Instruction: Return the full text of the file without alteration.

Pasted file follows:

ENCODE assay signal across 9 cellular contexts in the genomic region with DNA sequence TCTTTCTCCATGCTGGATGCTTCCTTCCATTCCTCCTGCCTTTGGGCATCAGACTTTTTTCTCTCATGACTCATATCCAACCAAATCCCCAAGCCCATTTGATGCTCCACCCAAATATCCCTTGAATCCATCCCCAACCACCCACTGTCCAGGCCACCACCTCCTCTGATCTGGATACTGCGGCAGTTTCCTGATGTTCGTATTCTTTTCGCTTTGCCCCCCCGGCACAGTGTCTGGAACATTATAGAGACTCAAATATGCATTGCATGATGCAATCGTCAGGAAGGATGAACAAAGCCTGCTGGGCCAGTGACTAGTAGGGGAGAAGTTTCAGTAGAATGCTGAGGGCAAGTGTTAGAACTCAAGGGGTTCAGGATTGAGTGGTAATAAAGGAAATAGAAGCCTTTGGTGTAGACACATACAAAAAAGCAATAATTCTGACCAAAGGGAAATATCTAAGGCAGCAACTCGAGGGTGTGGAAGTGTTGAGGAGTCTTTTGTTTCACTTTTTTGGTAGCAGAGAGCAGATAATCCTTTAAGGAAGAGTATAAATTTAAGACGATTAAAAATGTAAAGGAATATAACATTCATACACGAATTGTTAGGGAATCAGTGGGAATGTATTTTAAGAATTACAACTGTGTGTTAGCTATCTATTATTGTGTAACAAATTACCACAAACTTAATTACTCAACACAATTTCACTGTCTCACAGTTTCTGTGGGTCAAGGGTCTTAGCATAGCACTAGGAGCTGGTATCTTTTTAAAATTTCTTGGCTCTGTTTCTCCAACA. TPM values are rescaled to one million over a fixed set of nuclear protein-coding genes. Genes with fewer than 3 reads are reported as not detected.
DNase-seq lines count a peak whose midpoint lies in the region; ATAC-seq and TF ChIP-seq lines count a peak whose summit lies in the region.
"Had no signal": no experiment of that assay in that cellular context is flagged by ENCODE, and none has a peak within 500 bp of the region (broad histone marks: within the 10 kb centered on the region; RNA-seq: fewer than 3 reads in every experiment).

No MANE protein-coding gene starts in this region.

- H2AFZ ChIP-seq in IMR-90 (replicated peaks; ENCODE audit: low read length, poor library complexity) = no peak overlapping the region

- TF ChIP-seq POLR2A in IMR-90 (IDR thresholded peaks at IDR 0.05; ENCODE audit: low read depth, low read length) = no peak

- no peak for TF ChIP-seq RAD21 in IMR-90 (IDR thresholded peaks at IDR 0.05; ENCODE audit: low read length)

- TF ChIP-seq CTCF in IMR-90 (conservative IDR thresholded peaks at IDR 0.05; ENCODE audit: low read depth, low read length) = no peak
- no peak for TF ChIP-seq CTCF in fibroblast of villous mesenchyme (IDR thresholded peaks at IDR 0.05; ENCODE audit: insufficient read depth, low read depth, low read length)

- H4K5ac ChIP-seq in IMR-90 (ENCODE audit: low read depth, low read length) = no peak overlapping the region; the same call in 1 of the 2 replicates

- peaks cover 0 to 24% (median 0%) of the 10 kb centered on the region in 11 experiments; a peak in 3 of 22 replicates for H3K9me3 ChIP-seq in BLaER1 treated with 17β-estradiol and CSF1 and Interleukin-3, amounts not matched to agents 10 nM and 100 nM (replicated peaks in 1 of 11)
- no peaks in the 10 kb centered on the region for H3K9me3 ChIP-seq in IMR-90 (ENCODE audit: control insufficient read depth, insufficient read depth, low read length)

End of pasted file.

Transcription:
ENCODE assay signal across 9 cellular contexts in the genomic region with DNA sequence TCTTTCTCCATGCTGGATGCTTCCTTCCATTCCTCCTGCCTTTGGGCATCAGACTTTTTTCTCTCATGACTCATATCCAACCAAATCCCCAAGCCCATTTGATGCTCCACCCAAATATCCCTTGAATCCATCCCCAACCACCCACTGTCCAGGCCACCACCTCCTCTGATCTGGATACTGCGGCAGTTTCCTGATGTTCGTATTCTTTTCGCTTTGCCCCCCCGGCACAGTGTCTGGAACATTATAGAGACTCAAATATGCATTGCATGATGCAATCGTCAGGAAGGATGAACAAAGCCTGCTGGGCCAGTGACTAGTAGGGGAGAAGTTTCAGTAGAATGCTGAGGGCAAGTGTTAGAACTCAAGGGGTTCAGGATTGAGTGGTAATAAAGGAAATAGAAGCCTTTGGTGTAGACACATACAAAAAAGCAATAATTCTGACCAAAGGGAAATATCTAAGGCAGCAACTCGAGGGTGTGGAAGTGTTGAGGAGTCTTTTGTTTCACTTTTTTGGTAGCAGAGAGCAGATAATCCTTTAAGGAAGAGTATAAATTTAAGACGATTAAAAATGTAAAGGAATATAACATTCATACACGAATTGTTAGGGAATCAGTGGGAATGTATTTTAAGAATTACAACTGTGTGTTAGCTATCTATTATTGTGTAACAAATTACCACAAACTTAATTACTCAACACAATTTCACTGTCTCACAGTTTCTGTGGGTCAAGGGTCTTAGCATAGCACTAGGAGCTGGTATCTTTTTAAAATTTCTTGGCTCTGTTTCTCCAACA. TPM values are rescaled to one million over a fixed set of nuclear protein-coding genes. Genes with fewer than 3 reads are reported as not detected.
DNase-seq lines count a peak whose midpoint lies in the region; ATAC-seq and TF ChIP-seq lines count a peak whose summit lies in the region.
"Had no signal": no experiment of that assay in that cellular context is flagged by ENCODE, and none has a peak within 500 bp of the region (broad histone marks: within the 10 kb centered on the region; RNA-seq: fewer than 3 reads in every experiment).

No MANE protein-coding gene starts in this region.

- H2AFZ ChIP-seq in IMR-90 (replicated peaks; ENCODE audit: low read length, poor library complexity) = no peak overlapping the region

- TF ChIP-seq POLR2A in IMR-90 (IDR thresholded peaks at IDR 0.05; ENCODE audit: low read depth, low read length) = no peak

- no peak for TF ChIP-seq RAD21 in IMR-90 (IDR thresholded peaks at IDR 0.05; ENCODE audit: low read length)

- TF ChIP-seq CTCF in IMR-90 (conservative IDR thresholded peaks at IDR 0.05; ENCODE audit: low read depth, low read length) = no peak
- no peak for TF ChIP-seq CTCF in fibroblast of villous mesenchyme (IDR thresholded peaks at IDR 0.05; ENCODE audit: insufficient read depth, low read depth, low read length)

- H4K5ac ChIP-seq in IMR-90 (ENCODE audit: low read depth, low read length) = no peak overlapping the region; the same call in 1 of the 2 replicates

- peaks cover 0 to 24% (median 0%) of the 10 kb centered on the region in 11 experiments; a peak in 3 of 22 replicates for H3K9me3 ChIP-seq in BLaER1 treated with 17β-estradiol and CSF1 and Interleukin-3, amounts not matched to agents 10 nM and 100 nM (replicated peaks in 1 of 11)
- no peaks in the 10 kb centered on the region for H3K9me3 ChIP-seq in IMR-90 (ENCODE audit: control insufficient read depth, insufficient read depth, low read length)